Greenlight Posts a Small May Gain

It was feast or famine for most of David Einhorn’s largest longs last month.

Illustration by II

Illustration by II

Greenlight Capital tacked on an additional 2 percent in May, boosting its gain for the year to 11 percent. The S&P 500 was up 4.8 percent and the Nasdaq Composite rose 6.9 percent last month. For the year, the S&P 500 is up 11.3 percent, including dividends reinvested.

It is not known what drove last month’s gains. Greenlight declined to comment.

The value-driven hedge fund was helped mainly by three major long positions that each rose by double-digit percentage rates last month.

They included Kyndryl Holdings, the firm’s third-largest U.S.-listed long at the end of the first quarter, according to the most recent 13F regulatory filing. The IT infrastructure services provider surged more than 35 percent in May after reporting fourth-quarter results earlier in the month.

Coal producer CONSOL Energy was up more than 25 percent in May. This surge was in contrast to the price of coal in general, which dropped more than 2 percent for the month. Tenet Healthcare, an operator of hospitals and ambulatory surgery centers, was up more than 20 percent.

Solvay, meanwhile, gained nearly 11 percent in May. It is the biggest new position Greenlight established in the first quarter and the company Greenlight founder David Einhorn discussed at the April 3 Sohn conference and alluded to but did not identify in the fourth-quarter letter. It is now a top-five holding.

Belgium’s Solvay is the surviving company after the spinout of Syensqo, a small position Greenlight discussed in its previous letter. Greenlight describes Solvay as a chemicals business whose key products are soda ash (sodium carbonate) and Bicar (sodium bicarbondate), peroxides, silicas, fluorine, and rare earth formulations and solvents.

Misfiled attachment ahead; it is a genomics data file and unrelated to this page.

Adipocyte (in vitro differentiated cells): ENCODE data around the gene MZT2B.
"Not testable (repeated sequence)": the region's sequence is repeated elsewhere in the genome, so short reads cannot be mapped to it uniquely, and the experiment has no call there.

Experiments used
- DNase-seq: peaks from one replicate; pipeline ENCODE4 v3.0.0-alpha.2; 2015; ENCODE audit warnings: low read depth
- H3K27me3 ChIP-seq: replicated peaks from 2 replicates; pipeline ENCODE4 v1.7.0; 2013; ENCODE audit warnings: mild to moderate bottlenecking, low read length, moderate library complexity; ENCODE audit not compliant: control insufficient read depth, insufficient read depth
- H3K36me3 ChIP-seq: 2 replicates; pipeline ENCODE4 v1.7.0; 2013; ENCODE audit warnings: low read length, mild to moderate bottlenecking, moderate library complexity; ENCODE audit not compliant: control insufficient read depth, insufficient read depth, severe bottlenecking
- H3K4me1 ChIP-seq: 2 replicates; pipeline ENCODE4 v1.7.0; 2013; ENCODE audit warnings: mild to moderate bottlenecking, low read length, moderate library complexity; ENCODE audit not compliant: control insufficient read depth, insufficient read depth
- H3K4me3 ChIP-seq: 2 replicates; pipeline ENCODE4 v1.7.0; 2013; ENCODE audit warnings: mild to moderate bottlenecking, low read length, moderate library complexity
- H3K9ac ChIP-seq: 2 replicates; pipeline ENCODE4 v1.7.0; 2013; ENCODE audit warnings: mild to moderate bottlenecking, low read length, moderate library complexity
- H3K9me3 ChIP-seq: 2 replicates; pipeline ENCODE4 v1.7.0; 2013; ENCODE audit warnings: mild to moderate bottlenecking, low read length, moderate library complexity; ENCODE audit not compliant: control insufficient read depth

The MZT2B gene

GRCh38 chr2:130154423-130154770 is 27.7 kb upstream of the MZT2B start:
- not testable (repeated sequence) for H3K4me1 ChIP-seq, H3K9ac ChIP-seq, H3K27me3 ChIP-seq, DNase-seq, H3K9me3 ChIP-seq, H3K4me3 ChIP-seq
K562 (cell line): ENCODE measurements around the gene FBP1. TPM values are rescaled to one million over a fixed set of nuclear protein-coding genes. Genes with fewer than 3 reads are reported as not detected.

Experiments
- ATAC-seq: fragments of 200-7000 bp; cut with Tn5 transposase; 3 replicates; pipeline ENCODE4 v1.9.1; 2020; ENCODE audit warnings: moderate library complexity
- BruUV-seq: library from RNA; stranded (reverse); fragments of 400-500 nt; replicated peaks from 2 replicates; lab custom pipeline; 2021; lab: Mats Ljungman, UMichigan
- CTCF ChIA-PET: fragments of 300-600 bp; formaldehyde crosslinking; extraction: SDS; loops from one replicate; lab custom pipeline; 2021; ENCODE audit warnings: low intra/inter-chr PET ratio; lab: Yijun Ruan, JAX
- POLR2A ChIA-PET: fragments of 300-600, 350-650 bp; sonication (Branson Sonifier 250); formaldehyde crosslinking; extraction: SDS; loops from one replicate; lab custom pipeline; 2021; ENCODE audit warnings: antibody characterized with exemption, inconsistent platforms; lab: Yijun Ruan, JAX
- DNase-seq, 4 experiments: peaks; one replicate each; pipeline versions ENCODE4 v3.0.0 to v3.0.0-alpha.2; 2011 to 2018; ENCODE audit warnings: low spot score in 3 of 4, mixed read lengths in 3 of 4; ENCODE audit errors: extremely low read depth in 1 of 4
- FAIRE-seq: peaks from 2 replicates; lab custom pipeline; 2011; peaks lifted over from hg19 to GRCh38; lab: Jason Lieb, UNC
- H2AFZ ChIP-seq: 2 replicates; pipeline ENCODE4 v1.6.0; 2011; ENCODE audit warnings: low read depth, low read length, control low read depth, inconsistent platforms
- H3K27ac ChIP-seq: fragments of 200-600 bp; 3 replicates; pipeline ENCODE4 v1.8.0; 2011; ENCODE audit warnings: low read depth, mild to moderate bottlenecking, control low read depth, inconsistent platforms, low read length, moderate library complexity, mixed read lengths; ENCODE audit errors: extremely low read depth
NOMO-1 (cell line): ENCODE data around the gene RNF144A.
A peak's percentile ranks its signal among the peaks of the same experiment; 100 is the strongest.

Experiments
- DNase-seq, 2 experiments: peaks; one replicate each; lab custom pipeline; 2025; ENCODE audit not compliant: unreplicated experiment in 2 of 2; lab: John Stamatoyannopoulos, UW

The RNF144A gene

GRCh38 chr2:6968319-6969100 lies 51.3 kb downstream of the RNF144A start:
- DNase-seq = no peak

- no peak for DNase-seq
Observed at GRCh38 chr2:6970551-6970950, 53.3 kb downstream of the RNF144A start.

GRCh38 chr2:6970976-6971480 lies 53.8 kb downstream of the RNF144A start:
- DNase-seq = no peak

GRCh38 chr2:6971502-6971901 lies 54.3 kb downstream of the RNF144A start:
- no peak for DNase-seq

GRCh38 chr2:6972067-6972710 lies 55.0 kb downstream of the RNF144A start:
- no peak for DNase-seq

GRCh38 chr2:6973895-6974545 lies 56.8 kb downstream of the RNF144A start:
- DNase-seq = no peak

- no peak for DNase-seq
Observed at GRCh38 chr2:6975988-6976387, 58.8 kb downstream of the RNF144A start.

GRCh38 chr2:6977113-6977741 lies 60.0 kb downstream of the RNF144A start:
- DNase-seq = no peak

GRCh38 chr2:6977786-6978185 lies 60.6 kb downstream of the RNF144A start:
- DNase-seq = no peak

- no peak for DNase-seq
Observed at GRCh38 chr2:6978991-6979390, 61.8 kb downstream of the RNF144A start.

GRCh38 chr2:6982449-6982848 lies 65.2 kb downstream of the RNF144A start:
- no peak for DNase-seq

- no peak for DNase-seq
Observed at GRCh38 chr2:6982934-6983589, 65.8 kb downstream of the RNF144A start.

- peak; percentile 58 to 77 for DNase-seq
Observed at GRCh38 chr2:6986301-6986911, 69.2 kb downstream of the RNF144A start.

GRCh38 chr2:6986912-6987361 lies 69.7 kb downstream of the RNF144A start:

Greenlight’s gains in May, however, were offset by several big losing positions for the month.

Retailer Office Depot, for example, dropped 21 percent. Alight, a software-based provider of health and wealth benefit and payroll solutions for large enterprises, was down 14 percent last month. Other big losers included annuities seller and No. 2 long Brighthouse Financial, down nearly 8 percent.

Institutional Investor previously reported that Greenlight had been skeptical for some time that the Federal Reserve would cut interest rates early this year. In its first-quarter letter, the hedge fund firm said that early in 2024 it had established a new large position by selling December 2024 SOFR futures. The Secured Overnight Financing Rate is a broad measure of the cost of borrowing cash overnight collateralized by Treasury securities. It is generally used to hedge U.S. dollar short-term interest rates.

“At the time, the market expected the Federal Reserve to cut short-term interest rates between 1.5 percent and 1.75 percent this year,” Greenlight stressed in the letter, acknowledging that it subsequently “trimmed” the position. “Given the strong economy and possibly reaccelerating inflation, we believed this was highly unlikely and expressed our view directly by selling SOFR futures.”